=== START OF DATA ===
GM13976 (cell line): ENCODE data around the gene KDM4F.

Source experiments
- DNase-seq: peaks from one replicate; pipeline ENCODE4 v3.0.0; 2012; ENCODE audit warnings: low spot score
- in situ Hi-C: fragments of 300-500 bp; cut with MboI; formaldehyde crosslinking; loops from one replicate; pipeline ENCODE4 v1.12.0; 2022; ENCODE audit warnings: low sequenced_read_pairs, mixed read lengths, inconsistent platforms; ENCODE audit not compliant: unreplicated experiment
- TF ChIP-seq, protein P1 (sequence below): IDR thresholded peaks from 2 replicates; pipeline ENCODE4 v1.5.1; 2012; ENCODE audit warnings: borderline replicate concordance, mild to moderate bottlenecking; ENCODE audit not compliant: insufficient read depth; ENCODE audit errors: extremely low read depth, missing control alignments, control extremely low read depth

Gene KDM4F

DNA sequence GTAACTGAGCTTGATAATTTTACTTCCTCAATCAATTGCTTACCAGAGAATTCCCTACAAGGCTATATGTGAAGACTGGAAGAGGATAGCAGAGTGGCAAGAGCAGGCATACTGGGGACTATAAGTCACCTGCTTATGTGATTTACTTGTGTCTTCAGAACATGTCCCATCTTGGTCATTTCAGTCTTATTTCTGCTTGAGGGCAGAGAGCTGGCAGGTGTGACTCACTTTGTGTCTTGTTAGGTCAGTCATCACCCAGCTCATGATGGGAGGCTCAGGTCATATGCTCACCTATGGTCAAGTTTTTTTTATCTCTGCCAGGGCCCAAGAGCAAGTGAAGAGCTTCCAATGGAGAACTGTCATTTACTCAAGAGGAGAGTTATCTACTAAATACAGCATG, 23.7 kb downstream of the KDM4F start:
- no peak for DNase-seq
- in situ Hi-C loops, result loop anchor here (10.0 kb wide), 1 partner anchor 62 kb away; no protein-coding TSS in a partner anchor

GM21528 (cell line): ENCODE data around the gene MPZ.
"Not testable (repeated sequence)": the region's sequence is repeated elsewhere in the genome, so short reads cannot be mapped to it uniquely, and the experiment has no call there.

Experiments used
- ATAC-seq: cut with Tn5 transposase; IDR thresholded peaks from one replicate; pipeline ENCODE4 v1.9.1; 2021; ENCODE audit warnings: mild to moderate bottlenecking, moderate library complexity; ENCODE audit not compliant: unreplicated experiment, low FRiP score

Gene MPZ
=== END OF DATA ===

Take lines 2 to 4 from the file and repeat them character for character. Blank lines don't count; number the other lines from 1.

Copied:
Source experiments
- DNase-seq: peaks from one replicate; pipeline ENCODE4 v3.0.0; 2012; ENCODE audit warnings: low spot score
- in situ Hi-C: fragments of 300-500 bp; cut with MboI; formaldehyde crosslinking; loops from one replicate; pipeline ENCODE4 v1.12.0; 2022; ENCODE audit warnings: low sequenced_read_pairs, mixed read lengths, inconsistent platforms; ENCODE audit not compliant: unreplicated experiment